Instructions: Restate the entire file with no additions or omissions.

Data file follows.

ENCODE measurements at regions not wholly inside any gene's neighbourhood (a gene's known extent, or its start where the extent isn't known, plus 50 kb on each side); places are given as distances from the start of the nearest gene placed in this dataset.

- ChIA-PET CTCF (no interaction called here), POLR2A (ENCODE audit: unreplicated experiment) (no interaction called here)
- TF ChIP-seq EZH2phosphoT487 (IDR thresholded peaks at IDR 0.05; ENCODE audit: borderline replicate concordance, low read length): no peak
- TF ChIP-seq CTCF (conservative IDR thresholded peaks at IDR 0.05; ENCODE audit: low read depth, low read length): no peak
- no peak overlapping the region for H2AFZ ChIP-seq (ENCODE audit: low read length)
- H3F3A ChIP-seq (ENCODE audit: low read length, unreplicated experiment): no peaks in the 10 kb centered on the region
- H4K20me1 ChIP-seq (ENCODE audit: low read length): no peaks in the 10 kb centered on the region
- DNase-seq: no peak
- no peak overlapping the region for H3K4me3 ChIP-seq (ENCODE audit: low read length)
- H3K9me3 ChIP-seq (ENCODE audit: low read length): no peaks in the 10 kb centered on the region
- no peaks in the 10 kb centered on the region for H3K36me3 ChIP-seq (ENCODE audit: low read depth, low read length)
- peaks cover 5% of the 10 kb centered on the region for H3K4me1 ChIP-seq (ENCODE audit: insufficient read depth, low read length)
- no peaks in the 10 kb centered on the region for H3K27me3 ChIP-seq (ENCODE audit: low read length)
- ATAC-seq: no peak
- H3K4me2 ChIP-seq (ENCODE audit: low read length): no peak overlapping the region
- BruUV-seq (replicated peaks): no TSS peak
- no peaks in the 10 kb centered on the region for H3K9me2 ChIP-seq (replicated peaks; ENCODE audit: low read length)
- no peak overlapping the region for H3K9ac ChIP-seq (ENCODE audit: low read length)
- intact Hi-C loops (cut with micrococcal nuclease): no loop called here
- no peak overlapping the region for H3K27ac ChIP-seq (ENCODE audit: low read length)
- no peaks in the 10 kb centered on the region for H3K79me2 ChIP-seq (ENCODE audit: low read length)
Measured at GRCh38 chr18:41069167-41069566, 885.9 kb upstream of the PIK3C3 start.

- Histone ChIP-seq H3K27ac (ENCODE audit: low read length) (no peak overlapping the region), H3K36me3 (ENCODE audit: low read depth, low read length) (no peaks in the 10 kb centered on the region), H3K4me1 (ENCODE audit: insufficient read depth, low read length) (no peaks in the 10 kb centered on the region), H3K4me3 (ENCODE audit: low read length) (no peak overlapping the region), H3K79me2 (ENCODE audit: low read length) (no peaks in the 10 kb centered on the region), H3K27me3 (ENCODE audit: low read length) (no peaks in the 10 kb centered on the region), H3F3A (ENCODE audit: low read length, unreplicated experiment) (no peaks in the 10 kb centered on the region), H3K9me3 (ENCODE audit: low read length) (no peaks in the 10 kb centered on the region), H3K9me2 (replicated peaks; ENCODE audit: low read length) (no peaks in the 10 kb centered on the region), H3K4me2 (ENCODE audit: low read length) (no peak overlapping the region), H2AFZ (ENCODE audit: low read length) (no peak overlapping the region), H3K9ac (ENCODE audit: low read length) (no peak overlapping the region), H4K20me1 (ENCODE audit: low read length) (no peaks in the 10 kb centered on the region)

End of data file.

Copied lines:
ENCODE measurements at regions not wholly inside any gene's neighbourhood (a gene's known extent, or its start where the extent isn't known, plus 50 kb on each side); places are given as distances from the start of the nearest gene placed in this dataset.

- ChIA-PET CTCF (no interaction called here), POLR2A (ENCODE audit: unreplicated experiment) (no interaction called here)
- TF ChIP-seq EZH2phosphoT487 (IDR thresholded peaks at IDR 0.05; ENCODE audit: borderline replicate concordance, low read length): no peak
- TF ChIP-seq CTCF (conservative IDR thresholded peaks at IDR 0.05; ENCODE audit: low read depth, low read length): no peak
- no peak overlapping the region for H2AFZ ChIP-seq (ENCODE audit: low read length)
- H3F3A ChIP-seq (ENCODE audit: low read length, unreplicated experiment): no peaks in the 10 kb centered on the region
- H4K20me1 ChIP-seq (ENCODE audit: low read length): no peaks in the 10 kb centered on the region
- DNase-seq: no peak
- no peak overlapping the region for H3K4me3 ChIP-seq (ENCODE audit: low read length)
- H3K9me3 ChIP-seq (ENCODE audit: low read length): no peaks in the 10 kb centered on the region
- no peaks in the 10 kb centered on the region for H3K36me3 ChIP-seq (ENCODE audit: low read depth, low read length)
- peaks cover 5% of the 10 kb centered on the region for H3K4me1 ChIP-seq (ENCODE audit: insufficient read depth, low read length)
- no peaks in the 10 kb centered on the region for H3K27me3 ChIP-seq (ENCODE audit: low read length)
- ATAC-seq: no peak
- H3K4me2 ChIP-seq (ENCODE audit: low read length): no peak overlapping the region
- BruUV-seq (replicated peaks): no TSS peak
- no peaks in the 10 kb centered on the region for H3K9me2 ChIP-seq (replicated peaks; ENCODE audit: low read length)
- no peak overlapping the region for H3K9ac ChIP-seq (ENCODE audit: low read length)
- intact Hi-C loops (cut with micrococcal nuclease): no loop called here
- no peak overlapping the region for H3K27ac ChIP-seq (ENCODE audit: low read length)
- no peaks in the 10 kb centered on the region for H3K79me2 ChIP-seq (ENCODE audit: low read length)
Measured at GRCh38 chr18:41069167-41069566, 885.9 kb upstream of the PIK3C3 start.

- Histone ChIP-seq H3K27ac (ENCODE audit: low read length) (no peak overlapping the region), H3K36me3 (ENCODE audit: low read depth, low read length) (no peaks in the 10 kb centered on the region), H3K4me1 (ENCODE audit: insufficient read depth, low read length) (no peaks in the 10 kb centered on the region), H3K4me3 (ENCODE audit: low read length) (no peak overlapping the region), H3K79me2 (ENCODE audit: low read length) (no peaks in the 10 kb centered on the region), H3K27me3 (ENCODE audit: low read length) (no peaks in the 10 kb centered on the region), H3F3A (ENCODE audit: low read length, unreplicated experiment) (no peaks in the 10 kb centered on the region), H3K9me3 (ENCODE audit: low read length) (no peaks in the 10 kb centered on the region), H3K9me2 (replicated peaks; ENCODE audit: low read length) (no peaks in the 10 kb centered on the region), H3K4me2 (ENCODE audit: low read length) (no peak overlapping the region), H2AFZ (ENCODE audit: low read length) (no peak overlapping the region), H3K9ac (ENCODE audit: low read length) (no peak overlapping the region), H4K20me1 (ENCODE audit: low read length) (no peaks in the 10 kb centered on the region)